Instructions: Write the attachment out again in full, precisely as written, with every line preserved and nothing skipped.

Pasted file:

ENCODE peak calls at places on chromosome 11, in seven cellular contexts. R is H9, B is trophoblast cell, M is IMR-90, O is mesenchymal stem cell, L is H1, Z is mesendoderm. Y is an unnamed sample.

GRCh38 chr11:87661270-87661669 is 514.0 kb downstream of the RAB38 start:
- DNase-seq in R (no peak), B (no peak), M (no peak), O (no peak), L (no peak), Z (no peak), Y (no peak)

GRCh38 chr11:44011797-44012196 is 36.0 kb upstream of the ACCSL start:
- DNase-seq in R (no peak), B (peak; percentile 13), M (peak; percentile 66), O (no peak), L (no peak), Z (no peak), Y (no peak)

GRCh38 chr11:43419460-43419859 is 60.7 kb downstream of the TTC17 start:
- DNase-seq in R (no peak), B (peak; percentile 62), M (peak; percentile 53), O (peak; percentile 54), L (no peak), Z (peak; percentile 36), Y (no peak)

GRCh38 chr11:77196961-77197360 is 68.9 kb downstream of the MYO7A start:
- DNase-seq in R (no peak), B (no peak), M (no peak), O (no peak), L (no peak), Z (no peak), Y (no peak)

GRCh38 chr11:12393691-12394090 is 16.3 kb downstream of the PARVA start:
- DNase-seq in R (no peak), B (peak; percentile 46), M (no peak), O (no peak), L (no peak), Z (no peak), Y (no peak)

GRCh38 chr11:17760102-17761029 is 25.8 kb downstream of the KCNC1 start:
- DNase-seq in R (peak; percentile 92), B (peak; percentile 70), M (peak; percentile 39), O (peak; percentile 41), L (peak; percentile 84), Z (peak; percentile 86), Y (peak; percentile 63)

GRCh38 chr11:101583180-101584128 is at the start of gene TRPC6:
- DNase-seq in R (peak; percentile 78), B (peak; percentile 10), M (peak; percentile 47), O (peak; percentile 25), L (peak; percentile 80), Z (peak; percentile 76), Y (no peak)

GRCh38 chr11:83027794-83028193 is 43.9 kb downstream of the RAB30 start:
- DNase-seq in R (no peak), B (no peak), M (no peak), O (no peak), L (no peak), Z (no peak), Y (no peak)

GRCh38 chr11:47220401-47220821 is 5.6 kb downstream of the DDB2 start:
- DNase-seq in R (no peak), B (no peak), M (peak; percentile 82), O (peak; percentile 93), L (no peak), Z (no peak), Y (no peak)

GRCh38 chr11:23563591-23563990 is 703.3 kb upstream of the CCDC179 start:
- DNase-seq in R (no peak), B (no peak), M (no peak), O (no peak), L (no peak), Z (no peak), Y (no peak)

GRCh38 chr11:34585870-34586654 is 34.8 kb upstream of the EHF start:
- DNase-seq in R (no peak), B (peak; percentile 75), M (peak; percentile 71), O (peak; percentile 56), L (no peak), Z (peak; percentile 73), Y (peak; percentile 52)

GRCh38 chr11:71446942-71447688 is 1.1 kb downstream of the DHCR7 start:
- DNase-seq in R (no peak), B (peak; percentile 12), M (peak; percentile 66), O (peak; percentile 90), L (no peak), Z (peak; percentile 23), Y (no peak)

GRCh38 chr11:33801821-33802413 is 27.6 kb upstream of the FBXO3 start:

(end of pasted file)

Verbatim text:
ENCODE peak calls at places on chromosome 11, in seven cellular contexts. R is H9, B is trophoblast cell, M is IMR-90, O is mesenchymal stem cell, L is H1, Z is mesendoderm. Y is an unnamed sample.

GRCh38 chr11:87661270-87661669 is 514.0 kb downstream of the RAB38 start:
- DNase-seq in R (no peak), B (no peak), M (no peak), O (no peak), L (no peak), Z (no peak), Y (no peak)

GRCh38 chr11:44011797-44012196 is 36.0 kb upstream of the ACCSL start:
- DNase-seq in R (no peak), B (peak; percentile 13), M (peak; percentile 66), O (no peak), L (no peak), Z (no peak), Y (no peak)

GRCh38 chr11:43419460-43419859 is 60.7 kb downstream of the TTC17 start:
- DNase-seq in R (no peak), B (peak; percentile 62), M (peak; percentile 53), O (peak; percentile 54), L (no peak), Z (peak; percentile 36), Y (no peak)

GRCh38 chr11:77196961-77197360 is 68.9 kb downstream of the MYO7A start:
- DNase-seq in R (no peak), B (no peak), M (no peak), O (no peak), L (no peak), Z (no peak), Y (no peak)

GRCh38 chr11:12393691-12394090 is 16.3 kb downstream of the PARVA start:
- DNase-seq in R (no peak), B (peak; percentile 46), M (no peak), O (no peak), L (no peak), Z (no peak), Y (no peak)

GRCh38 chr11:17760102-17761029 is 25.8 kb downstream of the KCNC1 start:
- DNase-seq in R (peak; percentile 92), B (peak; percentile 70), M (peak; percentile 39), O (peak; percentile 41), L (peak; percentile 84), Z (peak; percentile 86), Y (peak; percentile 63)

GRCh38 chr11:101583180-101584128 is at the start of gene TRPC6:
- DNase-seq in R (peak; percentile 78), B (peak; percentile 10), M (peak; percentile 47), O (peak; percentile 25), L (peak; percentile 80), Z (peak; percentile 76), Y (no peak)

GRCh38 chr11:83027794-83028193 is 43.9 kb downstream of the RAB30 start:
- DNase-seq in R (no peak), B (no peak), M (no peak), O (no peak), L (no peak), Z (no peak), Y (no peak)

GRCh38 chr11:47220401-47220821 is 5.6 kb downstream of the DDB2 start:
- DNase-seq in R (no peak), B (no peak), M (peak; percentile 82), O (peak; percentile 93), L (no peak), Z (no peak), Y (no peak)

GRCh38 chr11:23563591-23563990 is 703.3 kb upstream of the CCDC179 start:
- DNase-seq in R (no peak), B (no peak), M (no peak), O (no peak), L (no peak), Z (no peak), Y (no peak)

GRCh38 chr11:34585870-34586654 is 34.8 kb upstream of the EHF start:
- DNase-seq in R (no peak), B (peak; percentile 75), M (peak; percentile 71), O (peak; percentile 56), L (no peak), Z (peak; percentile 73), Y (peak; percentile 52)

GRCh38 chr11:71446942-71447688 is 1.1 kb downstream of the DHCR7 start:
- DNase-seq in R (no peak), B (peak; percentile 12), M (peak; percentile 66), O (peak; percentile 90), L (no peak), Z (peak; percentile 23), Y (no peak)

GRCh38 chr11:33801821-33802413 is 27.6 kb upstream of the FBXO3 start: